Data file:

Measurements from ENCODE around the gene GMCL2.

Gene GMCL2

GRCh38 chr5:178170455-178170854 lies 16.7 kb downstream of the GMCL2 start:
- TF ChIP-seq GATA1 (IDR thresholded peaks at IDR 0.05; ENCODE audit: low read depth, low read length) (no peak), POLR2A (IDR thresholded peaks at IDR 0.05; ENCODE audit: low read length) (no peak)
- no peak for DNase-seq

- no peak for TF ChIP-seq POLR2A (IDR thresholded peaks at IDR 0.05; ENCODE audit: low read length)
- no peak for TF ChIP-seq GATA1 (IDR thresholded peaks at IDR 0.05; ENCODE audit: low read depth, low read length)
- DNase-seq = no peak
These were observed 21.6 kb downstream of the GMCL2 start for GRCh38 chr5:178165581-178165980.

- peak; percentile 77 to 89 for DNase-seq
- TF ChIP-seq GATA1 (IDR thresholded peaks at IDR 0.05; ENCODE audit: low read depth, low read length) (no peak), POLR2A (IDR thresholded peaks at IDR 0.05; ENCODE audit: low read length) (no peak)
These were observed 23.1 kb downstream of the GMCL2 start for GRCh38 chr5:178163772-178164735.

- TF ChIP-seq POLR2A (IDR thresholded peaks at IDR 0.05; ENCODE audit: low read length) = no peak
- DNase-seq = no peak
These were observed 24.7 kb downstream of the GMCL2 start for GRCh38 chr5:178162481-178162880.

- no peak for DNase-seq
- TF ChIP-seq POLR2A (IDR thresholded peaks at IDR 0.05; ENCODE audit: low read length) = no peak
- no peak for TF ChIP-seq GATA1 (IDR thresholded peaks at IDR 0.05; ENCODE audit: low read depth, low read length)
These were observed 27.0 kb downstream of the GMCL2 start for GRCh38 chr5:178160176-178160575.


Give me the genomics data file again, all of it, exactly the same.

Measurements from ENCODE around the gene GMCL2.

Gene GMCL2

GRCh38 chr5:178170455-178170854 lies 16.7 kb downstream of the GMCL2 start:
- TF ChIP-seq GATA1 (IDR thresholded peaks at IDR 0.05; ENCODE audit: low read depth, low read length) (no peak), POLR2A (IDR thresholded peaks at IDR 0.05; ENCODE audit: low read length) (no peak)
- no peak for DNase-seq

- no peak for TF ChIP-seq POLR2A (IDR thresholded peaks at IDR 0.05; ENCODE audit: low read length)
- no peak for TF ChIP-seq GATA1 (IDR thresholded peaks at IDR 0.05; ENCODE audit: low read depth, low read length)
- DNase-seq = no peak
These were observed 21.6 kb downstream of the GMCL2 start for GRCh38 chr5:178165581-178165980.

- peak; percentile 77 to 89 for DNase-seq
- TF ChIP-seq GATA1 (IDR thresholded peaks at IDR 0.05; ENCODE audit: low read depth, low read length) (no peak), POLR2A (IDR thresholded peaks at IDR 0.05; ENCODE audit: low read length) (no peak)
These were observed 23.1 kb downstream of the GMCL2 start for GRCh38 chr5:178163772-178164735.

- TF ChIP-seq POLR2A (IDR thresholded peaks at IDR 0.05; ENCODE audit: low read length) = no peak
- DNase-seq = no peak
These were observed 24.7 kb downstream of the GMCL2 start for GRCh38 chr5:178162481-178162880.

- no peak for DNase-seq
- TF ChIP-seq POLR2A (IDR thresholded peaks at IDR 0.05; ENCODE audit: low read length) = no peak
- no peak for TF ChIP-seq GATA1 (IDR thresholded peaks at IDR 0.05; ENCODE audit: low read depth, low read length)
These were observed 27.0 kb downstream of the GMCL2 start for GRCh38 chr5:178160176-178160575.